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Discursive essay – boxing

Recently in the media, there has been much talk about whether or not the popular sport of boxing is too dangerous because of the potential risks it poses to competitors. Some people believe that if serious damage can be made to the body deliberately, then the act should not be permitted and consequently, deemed illegal. I intend to argue against this point of view, by firmly stating my opinions on the issue with evidence that can fully justify my comments.

Firstly, I do not think anybody can argue against my strongest point, which is that every single boxer in Britain has taken part in the sport on his own accord, and has definitely not been forced to fight by anybody else. Everyone on this planet, if given the opportunity, has a right to take part in whatever sport he or she wishes and therefore, it is a human right. Some may say that labelling boxing a ‘voluntary’ sport is perhaps too much of a simplistic view. However, I believe that this is not the case and it leads me to my next point.

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Boxing, in fact, offers many young men a way out of their deprived social background and presents them with an opportunity to use what skill they poses (even though it may not be academic) to make a life for themselves. If a person genuinely has a gift of strength and ability, then nobody has the right to stand in their way – effectively denying him a human right. In addition, straight from the moment a boxer steps into a ring, he is aware of the risks involved but is driven by the knowledge that the rewards he will gain are plentiful and prestigious.

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All boxers obviously believe that the benefits of the ancient sport outweigh its negative aspects. This is shown in their willingness to take potentially high risks in order to reap the rewards of winning, or else they would not participate at all. Like all sports, there is an element of danger that we can freely decide whether or not to take part in.

Although boxing has some dangerous aspects, we have to remember that every sport carries some element of risk. Admittedly, boxing may be higher up the list than most, but it is by no means the worst. Last year, three men died as a result of injuries during a boxing match, whereas in show jumping, the fatality list was almost double that of boxing. This proves that the outcry from some quarters for a complete ban of boxing is outrageous and unprecedented. Other sports such as show jumping and motor racing carry far more risk but are not subject to the criticism that boxing receives.

After the shocking death of the great Ayrton Senna in motor racing, new safety measures were rightly put in place immediately. As in boxing, when any serious injuries or tragic events do occur, more safety measures are introduced and medics are available at ringside if needed, as an extra precaution. Safety helmets could be made a necessity for all boxers when fighting, helmets are already widely used throughout the world of boxing and could be made an essential piece of equipment that would enhance the fighter’s safety – thus reducing all injuries.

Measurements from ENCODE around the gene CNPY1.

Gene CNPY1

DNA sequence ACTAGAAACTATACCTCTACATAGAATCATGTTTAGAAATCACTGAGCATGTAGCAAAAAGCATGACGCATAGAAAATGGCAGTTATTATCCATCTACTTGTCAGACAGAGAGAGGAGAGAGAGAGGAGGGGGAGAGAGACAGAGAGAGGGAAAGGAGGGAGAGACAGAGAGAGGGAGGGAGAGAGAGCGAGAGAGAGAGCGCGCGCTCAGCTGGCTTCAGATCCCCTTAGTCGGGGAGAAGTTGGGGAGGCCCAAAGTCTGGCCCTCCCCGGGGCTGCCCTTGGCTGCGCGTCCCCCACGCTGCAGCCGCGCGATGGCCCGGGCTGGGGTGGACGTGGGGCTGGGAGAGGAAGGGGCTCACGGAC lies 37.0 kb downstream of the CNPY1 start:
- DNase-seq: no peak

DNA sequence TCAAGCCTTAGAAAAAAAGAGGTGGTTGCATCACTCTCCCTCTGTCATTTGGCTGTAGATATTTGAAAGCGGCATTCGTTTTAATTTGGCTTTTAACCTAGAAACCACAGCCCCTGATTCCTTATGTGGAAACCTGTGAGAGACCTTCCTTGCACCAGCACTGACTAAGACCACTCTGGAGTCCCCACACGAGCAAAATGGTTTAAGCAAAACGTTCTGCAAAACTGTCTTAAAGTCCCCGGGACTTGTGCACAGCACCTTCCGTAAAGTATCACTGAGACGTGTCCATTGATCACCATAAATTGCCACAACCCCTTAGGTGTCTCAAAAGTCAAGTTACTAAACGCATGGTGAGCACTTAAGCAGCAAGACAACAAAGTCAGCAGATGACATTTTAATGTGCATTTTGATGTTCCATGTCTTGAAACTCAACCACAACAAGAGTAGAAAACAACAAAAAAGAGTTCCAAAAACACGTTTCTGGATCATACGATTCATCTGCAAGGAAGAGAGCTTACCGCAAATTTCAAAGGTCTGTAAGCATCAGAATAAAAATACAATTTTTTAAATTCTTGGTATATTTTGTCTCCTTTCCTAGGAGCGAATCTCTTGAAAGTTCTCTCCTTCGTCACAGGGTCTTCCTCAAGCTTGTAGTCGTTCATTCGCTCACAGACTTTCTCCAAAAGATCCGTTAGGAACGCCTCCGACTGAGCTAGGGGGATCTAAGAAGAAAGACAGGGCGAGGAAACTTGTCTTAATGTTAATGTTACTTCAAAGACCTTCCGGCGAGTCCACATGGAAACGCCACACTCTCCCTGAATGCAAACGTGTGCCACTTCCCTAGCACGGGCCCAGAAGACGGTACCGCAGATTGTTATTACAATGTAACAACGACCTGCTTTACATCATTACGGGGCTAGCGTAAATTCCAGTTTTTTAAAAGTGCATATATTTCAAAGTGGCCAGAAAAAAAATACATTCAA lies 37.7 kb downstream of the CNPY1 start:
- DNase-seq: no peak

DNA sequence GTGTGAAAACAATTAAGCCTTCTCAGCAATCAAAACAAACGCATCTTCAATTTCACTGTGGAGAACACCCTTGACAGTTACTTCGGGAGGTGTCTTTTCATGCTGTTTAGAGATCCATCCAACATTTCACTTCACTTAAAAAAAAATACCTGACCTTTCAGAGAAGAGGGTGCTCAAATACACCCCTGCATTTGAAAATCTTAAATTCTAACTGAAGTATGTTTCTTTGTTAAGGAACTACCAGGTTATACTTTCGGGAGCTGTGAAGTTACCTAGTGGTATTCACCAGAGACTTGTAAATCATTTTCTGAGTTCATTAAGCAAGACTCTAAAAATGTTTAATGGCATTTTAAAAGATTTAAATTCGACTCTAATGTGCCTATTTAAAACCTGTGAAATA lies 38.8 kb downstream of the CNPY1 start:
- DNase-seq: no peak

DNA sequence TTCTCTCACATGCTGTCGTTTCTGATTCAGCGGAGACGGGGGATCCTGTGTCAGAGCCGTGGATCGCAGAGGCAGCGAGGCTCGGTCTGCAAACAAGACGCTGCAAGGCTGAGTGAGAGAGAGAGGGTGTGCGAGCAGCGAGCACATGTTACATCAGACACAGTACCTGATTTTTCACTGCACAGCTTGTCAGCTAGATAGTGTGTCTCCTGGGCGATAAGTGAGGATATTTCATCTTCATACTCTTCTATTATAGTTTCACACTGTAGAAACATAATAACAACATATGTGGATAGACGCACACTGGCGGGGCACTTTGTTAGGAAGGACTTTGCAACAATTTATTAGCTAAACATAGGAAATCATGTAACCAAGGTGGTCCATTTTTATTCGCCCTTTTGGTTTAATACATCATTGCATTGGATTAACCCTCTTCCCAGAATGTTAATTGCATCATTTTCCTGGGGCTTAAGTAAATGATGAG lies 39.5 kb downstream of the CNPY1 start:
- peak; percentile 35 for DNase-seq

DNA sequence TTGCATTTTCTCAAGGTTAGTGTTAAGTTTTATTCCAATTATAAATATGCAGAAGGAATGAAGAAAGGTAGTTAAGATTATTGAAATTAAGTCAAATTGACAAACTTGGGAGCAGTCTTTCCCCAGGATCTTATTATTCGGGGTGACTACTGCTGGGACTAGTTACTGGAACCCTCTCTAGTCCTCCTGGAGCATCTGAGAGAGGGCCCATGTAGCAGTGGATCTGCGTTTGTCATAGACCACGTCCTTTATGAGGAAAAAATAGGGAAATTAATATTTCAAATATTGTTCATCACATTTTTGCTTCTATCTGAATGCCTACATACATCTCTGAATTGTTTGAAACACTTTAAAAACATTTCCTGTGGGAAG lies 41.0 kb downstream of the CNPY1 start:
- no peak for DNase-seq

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People do not realize how many professional and amateur fights take place each week in Britain, which goes virtually unnoticed for the simple reason that there are no injuries. Boxing has become a victim of its own success and because it is a hugely popular sport when tragic incidents do occur, there is more unwanted publicity surrounding the sport, thus giving boxing a bad reputation. People who have no involvement in boxing are not completely aware of the real risks and therefore do not have the right to make ill-informed judgements. A complete ban on boxing will never, and should never, be enforced. However, if a ban is applied the sport will inevitably be played illegally and more injuries would be inflicted.

Furthermore, as boxing is such a globally popular sport, there are many jobs to be lost if it was to be banned. The amount of money boxing generates is staggering, for example, the long-awaited fight between Lennox Lewis and Mike Tyson can potentially earn Brit Lewis, an overwhelming twenty-five million pounds – even if he loses. Like wealthy businessmen, top boxers are now earning vast amounts of money that they have worked hard for, by being dedicated and taking some risks. If boxing was to be criminalized, literally thousands of jobs linked with the boxing industry would be lost, creating many unneeded unemployment figures for our nation.

People like: managers, promoters, commentators, announcers, judges and the boxers themselves, would be forced to look for other ways of making money which is simply, very unnecessary. Millions tune in to their television sets worldwide when big bouts are being fought, and this public interest cannot be ignored by the authorities. Just as bullfighting is a big part of Spanish culture, (except more brutal) boxing is a massive part of our heritage. We cannot afford to make boxing illegal and I for one believe that everybody is entitled to rights and should be allowed to decide for themselves whether or not they want to be involved in the sport.

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